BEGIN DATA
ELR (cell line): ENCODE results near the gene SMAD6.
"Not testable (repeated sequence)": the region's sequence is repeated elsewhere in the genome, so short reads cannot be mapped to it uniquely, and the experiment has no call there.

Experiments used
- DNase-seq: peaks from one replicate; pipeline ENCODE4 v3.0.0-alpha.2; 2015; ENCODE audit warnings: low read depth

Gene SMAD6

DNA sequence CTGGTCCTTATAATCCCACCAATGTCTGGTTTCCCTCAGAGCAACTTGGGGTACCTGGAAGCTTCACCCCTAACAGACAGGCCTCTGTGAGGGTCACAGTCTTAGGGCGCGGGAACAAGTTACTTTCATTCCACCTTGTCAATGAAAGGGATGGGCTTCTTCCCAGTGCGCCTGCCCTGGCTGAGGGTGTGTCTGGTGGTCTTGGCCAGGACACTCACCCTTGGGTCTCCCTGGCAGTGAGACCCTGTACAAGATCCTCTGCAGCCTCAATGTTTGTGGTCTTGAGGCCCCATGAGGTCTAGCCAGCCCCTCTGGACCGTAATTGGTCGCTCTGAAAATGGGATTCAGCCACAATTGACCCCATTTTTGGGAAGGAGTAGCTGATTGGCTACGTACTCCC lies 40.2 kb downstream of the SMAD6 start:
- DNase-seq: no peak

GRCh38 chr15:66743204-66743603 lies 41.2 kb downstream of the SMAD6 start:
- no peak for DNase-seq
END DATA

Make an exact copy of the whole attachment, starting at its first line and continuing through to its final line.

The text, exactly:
ELR (cell line): ENCODE results near the gene SMAD6.
"Not testable (repeated sequence)": the region's sequence is repeated elsewhere in the genome, so short reads cannot be mapped to it uniquely, and the experiment has no call there.

Experiments used
- DNase-seq: peaks from one replicate; pipeline ENCODE4 v3.0.0-alpha.2; 2015; ENCODE audit warnings: low read depth

Gene SMAD6

DNA sequence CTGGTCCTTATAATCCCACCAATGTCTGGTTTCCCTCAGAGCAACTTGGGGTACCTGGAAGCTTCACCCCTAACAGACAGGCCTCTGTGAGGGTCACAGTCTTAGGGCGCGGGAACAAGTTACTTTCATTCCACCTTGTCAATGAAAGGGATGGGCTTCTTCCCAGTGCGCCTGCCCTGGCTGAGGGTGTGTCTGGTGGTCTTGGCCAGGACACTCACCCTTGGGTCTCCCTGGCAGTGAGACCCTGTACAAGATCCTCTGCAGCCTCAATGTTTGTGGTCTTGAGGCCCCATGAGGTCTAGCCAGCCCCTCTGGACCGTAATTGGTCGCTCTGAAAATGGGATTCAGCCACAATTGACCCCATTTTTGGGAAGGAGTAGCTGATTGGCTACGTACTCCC lies 40.2 kb downstream of the SMAD6 start:
- DNase-seq: no peak

GRCh38 chr15:66743204-66743603 lies 41.2 kb downstream of the SMAD6 start:
- no peak for DNase-seq